A charity set up by a prominent Burmese film star to provide free funerals for hard-up families yesterday held its 100,000th ceremony in Rangoon.
A regular target of attacks from the Burmese junta, the Free Funeral Service Society (FFSS) was founded a decade ago to relieve families of the onerous cost of funerals, which often cost several hundred dollars in country where average annual salaries are little more than $US400.
The founder, Kyaw Thu, a two-time Myanmar Academy Award winner and once one of Burma’s leading film icons, told DVB that the group was also able to provide the family of Chit Han, who was cremated yesterday, with 350,000 kyat ($US400).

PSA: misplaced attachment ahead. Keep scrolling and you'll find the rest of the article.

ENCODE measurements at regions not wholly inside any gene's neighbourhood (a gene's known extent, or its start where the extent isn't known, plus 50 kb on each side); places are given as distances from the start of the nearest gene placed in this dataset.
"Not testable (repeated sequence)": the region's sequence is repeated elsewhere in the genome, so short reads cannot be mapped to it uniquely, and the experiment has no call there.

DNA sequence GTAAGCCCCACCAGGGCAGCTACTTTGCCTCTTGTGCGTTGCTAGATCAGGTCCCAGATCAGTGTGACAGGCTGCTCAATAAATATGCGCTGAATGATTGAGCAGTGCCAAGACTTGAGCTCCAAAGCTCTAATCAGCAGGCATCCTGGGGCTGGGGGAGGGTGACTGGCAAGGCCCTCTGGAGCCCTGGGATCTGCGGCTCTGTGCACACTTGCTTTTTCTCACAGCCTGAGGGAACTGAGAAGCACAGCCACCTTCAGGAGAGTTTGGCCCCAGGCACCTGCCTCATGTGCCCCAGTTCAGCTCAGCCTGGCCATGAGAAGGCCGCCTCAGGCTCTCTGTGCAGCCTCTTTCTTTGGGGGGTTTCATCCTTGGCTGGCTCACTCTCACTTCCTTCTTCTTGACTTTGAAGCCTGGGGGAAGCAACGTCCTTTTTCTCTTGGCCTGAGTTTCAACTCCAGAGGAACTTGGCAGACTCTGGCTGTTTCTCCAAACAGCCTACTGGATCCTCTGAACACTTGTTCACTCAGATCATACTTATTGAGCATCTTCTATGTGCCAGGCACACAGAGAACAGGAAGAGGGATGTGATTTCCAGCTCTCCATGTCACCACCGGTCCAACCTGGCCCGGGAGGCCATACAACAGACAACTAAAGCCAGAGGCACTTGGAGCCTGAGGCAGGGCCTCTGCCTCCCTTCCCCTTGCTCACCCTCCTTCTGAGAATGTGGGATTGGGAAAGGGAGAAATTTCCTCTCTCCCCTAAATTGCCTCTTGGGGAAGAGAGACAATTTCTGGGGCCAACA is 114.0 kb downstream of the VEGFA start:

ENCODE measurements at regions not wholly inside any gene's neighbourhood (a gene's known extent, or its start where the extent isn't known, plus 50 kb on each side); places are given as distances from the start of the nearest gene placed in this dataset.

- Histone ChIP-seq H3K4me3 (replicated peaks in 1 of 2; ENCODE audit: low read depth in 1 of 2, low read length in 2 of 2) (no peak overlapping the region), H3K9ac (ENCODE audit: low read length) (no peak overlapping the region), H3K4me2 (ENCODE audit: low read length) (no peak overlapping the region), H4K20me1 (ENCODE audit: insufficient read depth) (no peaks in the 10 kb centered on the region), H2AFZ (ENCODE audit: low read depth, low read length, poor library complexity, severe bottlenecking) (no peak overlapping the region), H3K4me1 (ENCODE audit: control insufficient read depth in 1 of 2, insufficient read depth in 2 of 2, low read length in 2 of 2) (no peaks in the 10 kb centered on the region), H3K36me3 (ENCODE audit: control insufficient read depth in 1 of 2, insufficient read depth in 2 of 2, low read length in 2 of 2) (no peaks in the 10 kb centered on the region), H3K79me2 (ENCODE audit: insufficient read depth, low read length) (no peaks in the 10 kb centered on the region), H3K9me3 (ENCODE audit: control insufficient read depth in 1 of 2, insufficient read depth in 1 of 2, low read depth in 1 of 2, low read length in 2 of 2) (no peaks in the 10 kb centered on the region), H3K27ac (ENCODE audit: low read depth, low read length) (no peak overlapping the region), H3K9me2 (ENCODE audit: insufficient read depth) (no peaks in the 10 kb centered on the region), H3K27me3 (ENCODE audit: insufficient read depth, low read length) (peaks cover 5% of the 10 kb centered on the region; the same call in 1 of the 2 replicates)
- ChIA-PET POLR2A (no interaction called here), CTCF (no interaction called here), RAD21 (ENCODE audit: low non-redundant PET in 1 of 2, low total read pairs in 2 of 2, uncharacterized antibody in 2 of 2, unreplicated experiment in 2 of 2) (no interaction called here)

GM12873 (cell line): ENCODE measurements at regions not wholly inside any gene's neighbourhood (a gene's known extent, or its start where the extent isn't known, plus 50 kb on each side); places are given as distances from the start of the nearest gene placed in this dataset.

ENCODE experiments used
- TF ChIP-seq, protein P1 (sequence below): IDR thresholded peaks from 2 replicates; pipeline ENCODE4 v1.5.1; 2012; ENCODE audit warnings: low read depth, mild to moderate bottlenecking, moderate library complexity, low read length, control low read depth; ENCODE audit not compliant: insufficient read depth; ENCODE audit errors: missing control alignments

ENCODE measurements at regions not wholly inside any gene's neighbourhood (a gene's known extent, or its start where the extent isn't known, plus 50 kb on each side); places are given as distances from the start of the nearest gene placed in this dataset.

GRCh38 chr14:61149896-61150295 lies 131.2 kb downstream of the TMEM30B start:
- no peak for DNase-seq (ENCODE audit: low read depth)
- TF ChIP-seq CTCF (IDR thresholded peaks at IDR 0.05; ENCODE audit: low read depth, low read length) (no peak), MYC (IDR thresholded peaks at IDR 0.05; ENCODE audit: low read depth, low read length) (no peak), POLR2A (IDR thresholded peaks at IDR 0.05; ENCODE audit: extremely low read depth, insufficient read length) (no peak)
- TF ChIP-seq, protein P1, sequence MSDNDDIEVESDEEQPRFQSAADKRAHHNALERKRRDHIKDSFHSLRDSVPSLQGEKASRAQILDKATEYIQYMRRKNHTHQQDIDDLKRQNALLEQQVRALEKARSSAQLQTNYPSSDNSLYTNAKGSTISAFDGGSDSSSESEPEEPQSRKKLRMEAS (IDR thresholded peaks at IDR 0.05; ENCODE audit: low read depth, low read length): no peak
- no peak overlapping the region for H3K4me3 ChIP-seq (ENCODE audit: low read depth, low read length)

Since Kyaw Thu’s retirement from the big screen and switch to social work he has become an increasingly vocal critic of the ruling junta, and was arrested after publicly supporting the September 2007 monk-led uprising.
His relief work and raising of some $US400,000 following 2008’s cyclone Nargis also drew the ire of the generals, who eye with distaste anyone filling the void left by the decrepit public services.
The rising popularity and influence of the FFSS, which relies on private donations, among the Burmese public has worried the junta, so much so that in February 2008 it ordered several Rangoon journals not to publish information about the group’s activities, while the year before, its registration renewal was refused by the government until an appeal met with success.